This St. Paddy's Day, Comfort Yourself With A Bowl Of Dublin Coddle

I would never try to deny corned beef and cabbage its place as the official meal of St. Patrick's Day in America. I respect its tradition and most importantly, its deliciousness. But if you fancy a faster but no less hearty route to the Emerald Isle, allow me to lift the lid on Dublin coddle.

Akin to the long-cooked French pot-au-feu, Dublin coddle stars sturdy vegetables and inexpensive meats simmered in water until a fragrant and heady broth steams forth. Coddle implies homey comfort, a favorite warming dinner made with ingredients readily within reach of an Irish cook: sausage, bacon, onions, and potatoes.

My first introduction to Dublin coddle was through Darina Allen's book Irish Traditional Cooking. Since then, I've come across it in a few other Irish books, and throughout the internet's web of Irish recipes. The origins are always a little vague or perhaps just underrepresented since it's such a plain dish usually just made by Irish mamas.

Many traditional British and Irish sausages feature pale, finely ground meats, mainly pork, that are subtly spiced with seasonings I usually equate with medieval spice boxes: allspice, nutmeg, mace, pepper. Bangers, which are relatively easy to find at butcher shops, often contain "rusk," which is a padding of sorts made from wheat flour, salt, and a rising agent. In addition to being filling, rusk allows a more tender sausage, acting as spacers between the meat fibers. Because rusk absorbs liquid and swells, it often bursts the sausage casings, putting the "bang" in bangers.

The sausage and bacon pieces will look rather unlovely when they finish cooking, but their taste will win you over. Eat a deep bowl of it by a crackling turf fire or, if you can't manage that, some battery-operated candles, since even fake firelight makes everything better looking.

Because Dublin Coddle is such a home cook's dish, the recipe can be played a little fast and loose, within reason of course—by which I mean, don't add langoustines and habaneros. I add carrots to mine, both for the sweetness they add to the broth and because they're a colorful element to brighten the drab-looking dish. Turnips, rutabaga, and cabbage would all be welcome.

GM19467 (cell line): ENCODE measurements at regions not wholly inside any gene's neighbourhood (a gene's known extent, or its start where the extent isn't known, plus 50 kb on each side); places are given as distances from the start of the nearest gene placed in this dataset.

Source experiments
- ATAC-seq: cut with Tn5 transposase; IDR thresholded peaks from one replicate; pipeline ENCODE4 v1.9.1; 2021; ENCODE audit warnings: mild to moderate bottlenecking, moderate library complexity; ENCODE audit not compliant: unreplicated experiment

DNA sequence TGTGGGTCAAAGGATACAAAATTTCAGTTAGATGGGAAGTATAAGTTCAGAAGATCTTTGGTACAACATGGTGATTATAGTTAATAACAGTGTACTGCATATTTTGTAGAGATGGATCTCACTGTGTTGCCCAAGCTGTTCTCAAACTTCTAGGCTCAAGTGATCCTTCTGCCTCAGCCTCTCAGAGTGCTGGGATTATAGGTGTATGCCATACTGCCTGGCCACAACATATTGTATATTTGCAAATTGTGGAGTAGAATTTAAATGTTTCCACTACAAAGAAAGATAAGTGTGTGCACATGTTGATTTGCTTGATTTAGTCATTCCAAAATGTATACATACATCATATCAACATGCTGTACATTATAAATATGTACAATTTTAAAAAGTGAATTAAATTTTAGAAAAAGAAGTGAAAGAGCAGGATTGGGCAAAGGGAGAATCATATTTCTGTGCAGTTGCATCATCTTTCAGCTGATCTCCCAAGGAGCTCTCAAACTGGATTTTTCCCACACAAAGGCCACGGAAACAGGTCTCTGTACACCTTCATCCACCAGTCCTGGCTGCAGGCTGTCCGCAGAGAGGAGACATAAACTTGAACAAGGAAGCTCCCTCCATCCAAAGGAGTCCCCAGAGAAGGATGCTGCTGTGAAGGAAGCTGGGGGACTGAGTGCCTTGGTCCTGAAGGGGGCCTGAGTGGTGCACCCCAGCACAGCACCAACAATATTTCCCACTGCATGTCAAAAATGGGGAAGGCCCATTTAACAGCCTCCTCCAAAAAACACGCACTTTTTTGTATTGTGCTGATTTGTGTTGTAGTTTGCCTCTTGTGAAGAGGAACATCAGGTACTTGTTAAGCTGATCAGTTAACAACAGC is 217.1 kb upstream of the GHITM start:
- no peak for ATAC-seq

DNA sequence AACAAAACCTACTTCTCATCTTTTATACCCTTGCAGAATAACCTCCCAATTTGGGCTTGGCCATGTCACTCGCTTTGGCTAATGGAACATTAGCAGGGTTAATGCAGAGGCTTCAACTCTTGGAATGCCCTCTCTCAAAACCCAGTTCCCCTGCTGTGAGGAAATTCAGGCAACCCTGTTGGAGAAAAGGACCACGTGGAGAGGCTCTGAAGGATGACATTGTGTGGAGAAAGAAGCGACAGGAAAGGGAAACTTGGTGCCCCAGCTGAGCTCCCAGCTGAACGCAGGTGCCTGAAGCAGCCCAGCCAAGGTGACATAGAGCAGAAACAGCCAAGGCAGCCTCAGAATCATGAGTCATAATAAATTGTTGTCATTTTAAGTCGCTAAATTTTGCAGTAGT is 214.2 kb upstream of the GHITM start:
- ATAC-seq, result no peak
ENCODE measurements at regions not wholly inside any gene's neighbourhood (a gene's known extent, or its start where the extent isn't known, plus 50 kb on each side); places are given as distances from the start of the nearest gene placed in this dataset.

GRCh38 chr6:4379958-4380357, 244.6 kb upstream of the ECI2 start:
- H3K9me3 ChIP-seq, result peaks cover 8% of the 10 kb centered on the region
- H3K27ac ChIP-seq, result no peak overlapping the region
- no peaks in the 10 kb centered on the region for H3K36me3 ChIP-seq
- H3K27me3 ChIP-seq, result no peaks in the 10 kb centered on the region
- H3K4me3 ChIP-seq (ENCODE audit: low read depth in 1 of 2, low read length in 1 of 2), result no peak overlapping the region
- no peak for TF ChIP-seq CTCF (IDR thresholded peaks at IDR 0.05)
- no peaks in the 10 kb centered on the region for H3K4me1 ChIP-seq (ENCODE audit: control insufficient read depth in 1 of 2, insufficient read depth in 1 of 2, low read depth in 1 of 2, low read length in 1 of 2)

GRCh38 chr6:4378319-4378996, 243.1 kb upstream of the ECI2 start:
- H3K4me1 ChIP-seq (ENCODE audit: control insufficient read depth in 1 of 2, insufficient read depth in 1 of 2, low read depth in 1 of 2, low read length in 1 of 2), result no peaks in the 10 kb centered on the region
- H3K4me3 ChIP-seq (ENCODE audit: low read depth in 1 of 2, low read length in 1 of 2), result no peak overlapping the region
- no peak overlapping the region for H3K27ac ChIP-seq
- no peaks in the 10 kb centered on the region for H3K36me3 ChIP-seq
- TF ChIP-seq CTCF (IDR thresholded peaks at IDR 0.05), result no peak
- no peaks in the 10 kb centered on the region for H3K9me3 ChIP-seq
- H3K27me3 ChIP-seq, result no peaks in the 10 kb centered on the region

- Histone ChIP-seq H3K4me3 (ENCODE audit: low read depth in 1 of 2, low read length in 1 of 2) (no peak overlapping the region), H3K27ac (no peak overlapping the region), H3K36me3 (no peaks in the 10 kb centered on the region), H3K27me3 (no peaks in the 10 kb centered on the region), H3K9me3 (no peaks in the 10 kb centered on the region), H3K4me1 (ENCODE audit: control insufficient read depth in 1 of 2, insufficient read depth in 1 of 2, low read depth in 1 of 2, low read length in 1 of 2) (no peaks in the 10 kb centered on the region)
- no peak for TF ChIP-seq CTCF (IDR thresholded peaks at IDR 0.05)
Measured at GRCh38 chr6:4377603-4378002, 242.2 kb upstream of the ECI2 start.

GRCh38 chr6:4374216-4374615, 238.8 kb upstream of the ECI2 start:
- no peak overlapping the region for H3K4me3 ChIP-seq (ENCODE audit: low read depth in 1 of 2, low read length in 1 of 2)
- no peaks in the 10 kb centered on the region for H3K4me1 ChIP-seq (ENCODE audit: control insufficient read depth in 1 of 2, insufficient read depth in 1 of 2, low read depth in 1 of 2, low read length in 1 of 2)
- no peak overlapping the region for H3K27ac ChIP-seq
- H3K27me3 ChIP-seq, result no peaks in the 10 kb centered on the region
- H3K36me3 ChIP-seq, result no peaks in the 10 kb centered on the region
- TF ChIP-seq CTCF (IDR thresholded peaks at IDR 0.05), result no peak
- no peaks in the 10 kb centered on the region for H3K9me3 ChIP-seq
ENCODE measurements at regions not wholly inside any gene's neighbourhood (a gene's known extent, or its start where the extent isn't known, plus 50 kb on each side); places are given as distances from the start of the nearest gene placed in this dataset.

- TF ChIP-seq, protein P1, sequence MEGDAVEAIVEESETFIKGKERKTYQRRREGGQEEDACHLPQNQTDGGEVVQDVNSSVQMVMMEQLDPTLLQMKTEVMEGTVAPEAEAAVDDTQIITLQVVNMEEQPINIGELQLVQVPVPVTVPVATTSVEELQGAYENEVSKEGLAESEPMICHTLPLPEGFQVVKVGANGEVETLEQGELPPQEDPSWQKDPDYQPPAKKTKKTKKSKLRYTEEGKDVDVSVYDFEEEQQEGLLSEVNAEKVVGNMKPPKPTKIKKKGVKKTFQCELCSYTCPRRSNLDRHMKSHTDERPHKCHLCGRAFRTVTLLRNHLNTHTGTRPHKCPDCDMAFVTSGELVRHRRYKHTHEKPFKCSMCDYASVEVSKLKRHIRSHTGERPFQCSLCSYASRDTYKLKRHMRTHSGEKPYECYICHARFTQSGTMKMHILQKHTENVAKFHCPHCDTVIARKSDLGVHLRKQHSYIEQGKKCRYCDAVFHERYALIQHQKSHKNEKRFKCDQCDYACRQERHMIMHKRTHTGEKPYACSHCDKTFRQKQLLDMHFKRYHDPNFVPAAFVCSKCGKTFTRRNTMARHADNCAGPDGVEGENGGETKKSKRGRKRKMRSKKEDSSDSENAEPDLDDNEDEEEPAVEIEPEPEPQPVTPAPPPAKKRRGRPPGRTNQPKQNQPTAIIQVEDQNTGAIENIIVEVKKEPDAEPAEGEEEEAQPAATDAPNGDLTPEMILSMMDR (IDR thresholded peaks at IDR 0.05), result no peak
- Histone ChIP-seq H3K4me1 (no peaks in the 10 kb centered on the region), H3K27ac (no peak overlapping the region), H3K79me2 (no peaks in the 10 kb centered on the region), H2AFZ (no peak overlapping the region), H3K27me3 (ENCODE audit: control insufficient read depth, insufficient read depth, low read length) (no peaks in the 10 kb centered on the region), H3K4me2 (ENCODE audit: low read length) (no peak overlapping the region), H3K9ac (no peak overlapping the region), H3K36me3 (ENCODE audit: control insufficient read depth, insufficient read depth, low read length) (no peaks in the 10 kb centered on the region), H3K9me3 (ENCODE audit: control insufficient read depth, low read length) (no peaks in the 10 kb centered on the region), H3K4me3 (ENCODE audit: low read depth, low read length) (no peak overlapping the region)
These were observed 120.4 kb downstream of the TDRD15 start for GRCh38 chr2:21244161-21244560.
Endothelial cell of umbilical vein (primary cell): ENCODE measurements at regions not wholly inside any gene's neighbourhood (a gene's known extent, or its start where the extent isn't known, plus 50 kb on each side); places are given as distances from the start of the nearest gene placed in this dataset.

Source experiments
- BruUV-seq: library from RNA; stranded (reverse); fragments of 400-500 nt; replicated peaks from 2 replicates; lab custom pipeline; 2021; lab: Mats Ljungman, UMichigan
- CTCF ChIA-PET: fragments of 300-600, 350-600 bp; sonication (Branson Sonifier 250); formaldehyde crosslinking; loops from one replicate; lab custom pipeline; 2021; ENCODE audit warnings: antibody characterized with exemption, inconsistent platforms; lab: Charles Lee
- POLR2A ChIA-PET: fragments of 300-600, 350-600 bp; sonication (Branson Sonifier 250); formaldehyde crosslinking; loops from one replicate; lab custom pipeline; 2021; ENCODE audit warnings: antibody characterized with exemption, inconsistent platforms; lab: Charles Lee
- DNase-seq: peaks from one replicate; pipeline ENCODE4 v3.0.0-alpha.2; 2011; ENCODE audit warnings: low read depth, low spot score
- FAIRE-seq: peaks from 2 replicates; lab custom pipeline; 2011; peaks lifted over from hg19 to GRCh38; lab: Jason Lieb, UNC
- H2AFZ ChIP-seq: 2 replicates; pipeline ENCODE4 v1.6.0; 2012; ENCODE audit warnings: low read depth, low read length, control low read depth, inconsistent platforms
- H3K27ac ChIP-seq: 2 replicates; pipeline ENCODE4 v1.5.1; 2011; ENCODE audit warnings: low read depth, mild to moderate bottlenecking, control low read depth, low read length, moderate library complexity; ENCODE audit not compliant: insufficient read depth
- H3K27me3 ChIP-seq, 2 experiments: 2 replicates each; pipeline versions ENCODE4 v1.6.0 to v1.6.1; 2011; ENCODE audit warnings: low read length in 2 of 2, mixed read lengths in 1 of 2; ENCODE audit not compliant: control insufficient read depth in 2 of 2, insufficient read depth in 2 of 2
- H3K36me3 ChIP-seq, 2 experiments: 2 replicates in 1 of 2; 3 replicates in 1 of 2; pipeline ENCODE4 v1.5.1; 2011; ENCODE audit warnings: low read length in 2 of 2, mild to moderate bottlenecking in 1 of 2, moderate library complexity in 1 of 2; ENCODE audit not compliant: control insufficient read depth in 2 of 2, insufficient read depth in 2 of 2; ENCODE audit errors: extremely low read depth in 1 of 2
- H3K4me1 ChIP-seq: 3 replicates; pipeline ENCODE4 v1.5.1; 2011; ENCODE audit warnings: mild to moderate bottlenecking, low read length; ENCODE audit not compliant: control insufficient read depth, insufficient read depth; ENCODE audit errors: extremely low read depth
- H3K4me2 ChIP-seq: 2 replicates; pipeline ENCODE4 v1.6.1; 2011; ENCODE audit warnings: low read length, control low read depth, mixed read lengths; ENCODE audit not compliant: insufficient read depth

The two or three onions called for might seem like a lot, but I encourage you to use them all. The flavor is not overwhelming, but rather a balanced counterpoint to all the salty meats.

A dab of brown sauce is a popular accompaniment to a bowl of Dublin Coddle, but I like my mild sausages with sharp mustard, which also sings along with the carrots.

Once you've eaten all the meats and chunky vegetables, don't throw away any leftover broth. I strained mine and used it the next day in what I now refer to as the best tomato soup I've ever made. The coddle just keeps on giving.

Dwyer’s Dublin Coddle

Serves 4Cooking time: 1 hour

  • 4 mild sausages, preferably British or Irish style
  • 4-6 slices thick cut bacon
  • 4 medium sized Yukon Gold potatoes
  • 2-3 medium onions, cut into large wedges
  • 2 carrots, peeled and trimmed
  • Salt and pepper to taste
  • Minced parsley or chives for garnish (optional)
  • In a large pot with a lid, layer the potatoes, onions, bacon, sausage, and whole carrots. Pour cold water over the ingredients until covered by an inch. Bring to a boil, cover with a lid, and simmer. If necessary, skim briefly to remove any impurities from the sausages that float about.


    After 30 minutes remove the carrots if they are tender. In order to avoid an overly sweet flavor, I take them out, cut them in large chunks, and and set aside to rewarm in the broth later.

    After another 15 minutes begin checking the the potatoes for tenderness. Taste the broth for seasoning, and adjust salt if needed. With the lid off, simmer the pot more rapidly for another 15 minutes to reduce the broth a bit. Add carrots to rewarm briefly.

    Distribute sausages, bacon, onions, potatoes, and carrot chunks into four deep soup bowls, pouring the broth over. Garnish with parsley or chives, if using. A sprinkle of chopped parsley or chives at the end lifts the dish, but just a grinding of fresh pepper is perfectly fine.


    Serve with heartily buttered bread and beer. Offer sharp mustard or brown sauce on the side.